It’s All-State time! Time to improve our- selves and learn from others in the field. Time to develop new skills, refine old skills, and become a more effective, more efficient educator! Time for Kaizen!
Kaizen (Ky ‘ zen) is a Japanese term that means continuous improvement, taken from words ‘Kai’, which means continu- ous and ‘zen’ which means improvement. Some translate ‘Kai’ to mean change and ‘zen’ to mean good or for the better.
Kaizen is one of the most commonly used words in Japan. This term is mainly used in manufacturing companies to motivate managers and laborers to be efficient and effective in production. Kaizen was first implemented in several Japanese businesses after the Second World War, influenced in part by American business and quality management teachers who visited the country. It has since spread throughout the world and is now being implemented in many other venues besides just business and productivity. Kaizen is such a natural way for people in Japan to think that managers and workers often do not make a conscious effort to think “Kaizen.” They just think that way–an inner desire to be effective and efficient, and constantly looking for betters ways to so.
Many aspects of the philosophy fit per- fectly in the 21st Century Skills model of the 4Cs, especially “Critical Thinking and Problem Solving.” According to the Partnership for 21st Century Skills in the Arts (2004) “critical thinking and problem solving” are described as:
• Exercising sound reasoning in un- derstanding
• Making complex choices and decisions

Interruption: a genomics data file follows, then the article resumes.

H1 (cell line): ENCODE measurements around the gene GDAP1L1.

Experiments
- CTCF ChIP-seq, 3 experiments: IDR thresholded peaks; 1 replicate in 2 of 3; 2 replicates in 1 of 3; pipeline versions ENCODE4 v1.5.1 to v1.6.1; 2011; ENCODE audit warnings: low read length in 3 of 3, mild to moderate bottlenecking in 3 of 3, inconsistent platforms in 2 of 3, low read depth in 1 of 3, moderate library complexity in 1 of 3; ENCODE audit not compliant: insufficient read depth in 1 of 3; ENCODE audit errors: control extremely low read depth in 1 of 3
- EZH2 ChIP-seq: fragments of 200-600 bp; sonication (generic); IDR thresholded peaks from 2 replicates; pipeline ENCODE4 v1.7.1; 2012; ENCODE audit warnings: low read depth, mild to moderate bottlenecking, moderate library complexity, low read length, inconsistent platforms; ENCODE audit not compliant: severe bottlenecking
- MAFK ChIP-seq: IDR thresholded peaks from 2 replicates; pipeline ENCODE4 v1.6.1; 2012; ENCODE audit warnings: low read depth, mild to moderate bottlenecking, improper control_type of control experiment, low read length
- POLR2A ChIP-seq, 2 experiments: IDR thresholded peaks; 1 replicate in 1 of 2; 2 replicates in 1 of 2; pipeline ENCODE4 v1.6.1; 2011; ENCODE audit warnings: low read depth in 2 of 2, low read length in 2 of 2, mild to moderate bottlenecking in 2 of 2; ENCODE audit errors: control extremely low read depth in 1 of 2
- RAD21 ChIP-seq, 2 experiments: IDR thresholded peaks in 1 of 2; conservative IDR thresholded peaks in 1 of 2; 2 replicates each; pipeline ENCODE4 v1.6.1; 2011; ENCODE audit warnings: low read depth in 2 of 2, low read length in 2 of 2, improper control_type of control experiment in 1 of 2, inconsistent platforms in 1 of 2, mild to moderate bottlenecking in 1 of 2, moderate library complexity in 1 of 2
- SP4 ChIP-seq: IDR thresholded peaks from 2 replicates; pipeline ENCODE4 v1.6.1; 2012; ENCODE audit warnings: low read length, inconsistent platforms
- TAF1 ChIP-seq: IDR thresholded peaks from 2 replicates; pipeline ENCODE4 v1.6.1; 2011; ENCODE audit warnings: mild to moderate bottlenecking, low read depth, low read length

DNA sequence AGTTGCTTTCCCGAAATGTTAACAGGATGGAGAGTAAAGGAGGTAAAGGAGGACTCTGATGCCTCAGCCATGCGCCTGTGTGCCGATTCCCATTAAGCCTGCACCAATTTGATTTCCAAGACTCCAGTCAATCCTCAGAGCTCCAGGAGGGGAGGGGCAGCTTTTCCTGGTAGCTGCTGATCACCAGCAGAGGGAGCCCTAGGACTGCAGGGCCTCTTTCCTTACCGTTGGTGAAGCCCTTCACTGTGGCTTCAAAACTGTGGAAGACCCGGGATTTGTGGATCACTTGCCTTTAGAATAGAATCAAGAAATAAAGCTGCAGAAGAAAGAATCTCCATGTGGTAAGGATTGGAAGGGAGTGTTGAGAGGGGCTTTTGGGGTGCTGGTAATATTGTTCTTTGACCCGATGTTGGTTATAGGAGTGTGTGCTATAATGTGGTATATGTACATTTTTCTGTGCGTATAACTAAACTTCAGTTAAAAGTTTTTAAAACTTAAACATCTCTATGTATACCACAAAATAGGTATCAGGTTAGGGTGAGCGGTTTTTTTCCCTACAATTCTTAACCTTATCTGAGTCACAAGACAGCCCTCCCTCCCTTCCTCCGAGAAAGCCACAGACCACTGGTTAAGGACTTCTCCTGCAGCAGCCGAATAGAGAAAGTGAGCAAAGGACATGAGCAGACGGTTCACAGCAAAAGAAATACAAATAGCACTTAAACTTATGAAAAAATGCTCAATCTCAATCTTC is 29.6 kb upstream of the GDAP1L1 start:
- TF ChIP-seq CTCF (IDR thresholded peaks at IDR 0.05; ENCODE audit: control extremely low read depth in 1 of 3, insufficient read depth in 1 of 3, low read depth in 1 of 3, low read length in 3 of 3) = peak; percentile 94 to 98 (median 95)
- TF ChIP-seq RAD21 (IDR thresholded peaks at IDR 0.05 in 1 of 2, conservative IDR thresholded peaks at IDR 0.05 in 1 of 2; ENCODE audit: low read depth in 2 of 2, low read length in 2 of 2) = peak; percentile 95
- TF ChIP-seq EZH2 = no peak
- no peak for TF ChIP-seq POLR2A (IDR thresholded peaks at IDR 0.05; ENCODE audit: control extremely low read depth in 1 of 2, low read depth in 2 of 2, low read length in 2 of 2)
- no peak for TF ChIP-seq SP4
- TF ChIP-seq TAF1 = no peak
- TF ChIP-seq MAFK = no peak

• Understanding the interconnections among systems
• Identifying and asking significant questions that clarify various points of view and lead to better solutions
• Framing, analyzing and synthesiz- ing information in order to solve problems and answer questions
To follow the Kaizen strategy means to make constant efforts to improve upon a standard. For Kaizen, standards exist only to be surpassed by better standards. Kaizen is really based on constant upgrading and revision. An excellent summation of the Kaizen philosophy is stated in the following quote:
A journey of a thousand miles must begin with the first step.
This quote is very pertinent to music edu- cators. Our journey to express thought and emotion through music (and help others to do so) is a constant growth process, whether it is as a performer, conductor, composer, teacher, scholar, etc. To be most effective in our field, we need to keep reflecting on what we do and improve upon it. As educators, this is a crucial point. Every class of students we meet each year is different from the last, and from any other class we have ever had. Everyone is different in their own way. Why would we teach everyone the same way then?
Our journey to be the best at what we do begins by reflecting on what we do, and learning how to be better. One way is to seek out others who may have a better paradigm. Learning from others is an excellent way to gradually improvement in what you do. Small changes. Gradual
improvements. This conference is the place to gather what you need to start your journey!
Here at All-State, as you attend sessions and meet with colleagues and other music educators, open your mind to new ideas. Reflect on “tried and true” methods, and then think how they can be improved. Evolve music education. Be a role model for your students. Constantly, gradually improve. Enjoy the conference!
P21.org (2004) 21st Century Skills Arts Map. Tucson, AZ: Partnership for 21st Century Skills.
Maurer, R. (2004) One Small Step Can Change Your Life: The Kaizen Way. New York: Workman Pub.
Mentoring Sessions at All-State 2011
Philip Hash Insuring our future: Mentoring student
teachers in the music classroom Friday, January 28
8:00 a.m. – 9:15 a.m. | CC-209
Richard Cangro How do you know they are learning?
Practical assessment strategies Friday, January 28
2:00 p.m.–3:15 p.m. | CC-202
Mentoring through Kaizen
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